It has not gained much traction, even on this blog, but it is still a very serious issue – and so says William Ress-Mogg.
"We should be deeply concerned that panicking MPs are on the verge of throwing away their hard-won freedoms," he writes, warning that the House of Commons is in danger of cutting its own constitutional throat.
Fortunately, the Clerk of the House is trying to stop them. The clerk is Malcolm Jack, a man of scholarship and courage who is the ultimate referee on all constitutional questions which affect the Commons. His core duty is to advise the House, its Speaker, the committees and MPs on the practice and procedure of the House, and its rights.
Rees-Mogg continues with the tale, echoing our own views that, "Rushed legislation is usually a disaster, and this would be legislation in a panic."
Unfortunately, in the present depressing climate of opinion, where MPs have eroded any sympathy they might otherwise have expected, the public is not at all concerned about the rights of Parliament.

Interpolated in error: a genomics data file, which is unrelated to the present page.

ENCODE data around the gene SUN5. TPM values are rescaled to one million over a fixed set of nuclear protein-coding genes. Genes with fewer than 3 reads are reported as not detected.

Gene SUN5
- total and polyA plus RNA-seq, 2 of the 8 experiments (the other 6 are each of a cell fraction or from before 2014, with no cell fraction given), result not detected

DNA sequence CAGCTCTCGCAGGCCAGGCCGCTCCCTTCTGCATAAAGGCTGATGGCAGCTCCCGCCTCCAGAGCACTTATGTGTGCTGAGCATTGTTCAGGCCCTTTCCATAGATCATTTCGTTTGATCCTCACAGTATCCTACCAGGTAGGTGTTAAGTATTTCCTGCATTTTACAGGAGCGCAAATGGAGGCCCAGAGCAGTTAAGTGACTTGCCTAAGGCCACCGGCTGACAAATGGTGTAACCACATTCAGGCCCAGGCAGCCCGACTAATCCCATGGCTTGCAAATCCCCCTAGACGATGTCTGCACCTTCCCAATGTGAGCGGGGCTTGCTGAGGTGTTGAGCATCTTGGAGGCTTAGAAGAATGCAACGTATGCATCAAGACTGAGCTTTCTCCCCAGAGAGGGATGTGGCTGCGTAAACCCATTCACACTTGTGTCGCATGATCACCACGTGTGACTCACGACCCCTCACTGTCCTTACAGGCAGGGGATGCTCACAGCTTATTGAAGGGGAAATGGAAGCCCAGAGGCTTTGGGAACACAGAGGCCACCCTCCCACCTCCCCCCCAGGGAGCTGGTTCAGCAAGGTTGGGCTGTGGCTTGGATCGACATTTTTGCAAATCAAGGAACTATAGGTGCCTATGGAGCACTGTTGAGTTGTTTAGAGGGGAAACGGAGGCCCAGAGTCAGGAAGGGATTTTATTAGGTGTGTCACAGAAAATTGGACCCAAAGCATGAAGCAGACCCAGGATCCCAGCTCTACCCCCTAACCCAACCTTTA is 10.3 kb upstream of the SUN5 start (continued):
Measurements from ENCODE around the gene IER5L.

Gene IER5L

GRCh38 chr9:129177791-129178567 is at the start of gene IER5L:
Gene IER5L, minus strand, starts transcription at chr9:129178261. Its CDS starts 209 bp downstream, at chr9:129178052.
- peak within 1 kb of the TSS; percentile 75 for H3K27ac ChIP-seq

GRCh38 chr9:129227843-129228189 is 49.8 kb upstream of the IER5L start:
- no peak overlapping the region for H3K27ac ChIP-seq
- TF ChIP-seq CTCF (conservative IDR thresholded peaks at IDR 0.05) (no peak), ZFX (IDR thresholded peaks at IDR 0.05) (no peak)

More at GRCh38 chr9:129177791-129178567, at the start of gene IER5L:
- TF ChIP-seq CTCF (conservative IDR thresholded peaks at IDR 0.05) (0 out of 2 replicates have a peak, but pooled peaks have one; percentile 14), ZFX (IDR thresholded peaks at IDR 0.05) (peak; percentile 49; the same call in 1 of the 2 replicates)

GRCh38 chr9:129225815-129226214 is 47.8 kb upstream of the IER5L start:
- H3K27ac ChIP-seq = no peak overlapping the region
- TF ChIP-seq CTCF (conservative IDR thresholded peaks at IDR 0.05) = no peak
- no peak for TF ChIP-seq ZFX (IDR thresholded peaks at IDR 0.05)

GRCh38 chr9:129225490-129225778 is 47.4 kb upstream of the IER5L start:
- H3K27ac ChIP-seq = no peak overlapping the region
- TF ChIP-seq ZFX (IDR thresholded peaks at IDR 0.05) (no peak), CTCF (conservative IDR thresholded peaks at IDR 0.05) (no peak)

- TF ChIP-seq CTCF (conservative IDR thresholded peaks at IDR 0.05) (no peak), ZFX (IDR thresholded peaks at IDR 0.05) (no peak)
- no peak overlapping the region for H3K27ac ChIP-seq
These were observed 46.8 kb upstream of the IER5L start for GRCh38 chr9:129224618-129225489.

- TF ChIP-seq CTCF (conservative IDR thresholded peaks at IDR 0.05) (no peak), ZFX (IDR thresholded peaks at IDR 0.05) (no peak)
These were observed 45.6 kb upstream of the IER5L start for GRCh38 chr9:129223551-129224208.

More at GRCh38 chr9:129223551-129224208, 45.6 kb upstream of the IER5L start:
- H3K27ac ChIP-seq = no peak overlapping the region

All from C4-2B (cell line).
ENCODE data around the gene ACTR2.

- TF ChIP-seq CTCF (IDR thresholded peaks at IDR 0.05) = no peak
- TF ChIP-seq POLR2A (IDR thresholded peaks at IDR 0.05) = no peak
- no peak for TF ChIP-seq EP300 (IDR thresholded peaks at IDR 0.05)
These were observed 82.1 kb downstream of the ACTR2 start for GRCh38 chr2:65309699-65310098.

But, Rees-Mogg sternly tells us, "They should worry a lot. The privileges of Parliament are needed to protect the public against the raw power of the executive. That was the justification for the Bill of Rights in the 17th century, and is still the justification today."
He is dead right, of course. And that is why we are concerned and remain concerned. And if MPs do make a stand, we should support them – loathsome though many of them are. Parliament is bigger and more important than its members. And Britain needs a strong and independent and new House of Commons, adds Rees-Mogg.
He believes that would mean an early election, which we are not going to get. If instead, we get a parliamentary standards quango, we are in trouble. As the man observes, "no one needs an ipsy-dipsy quango."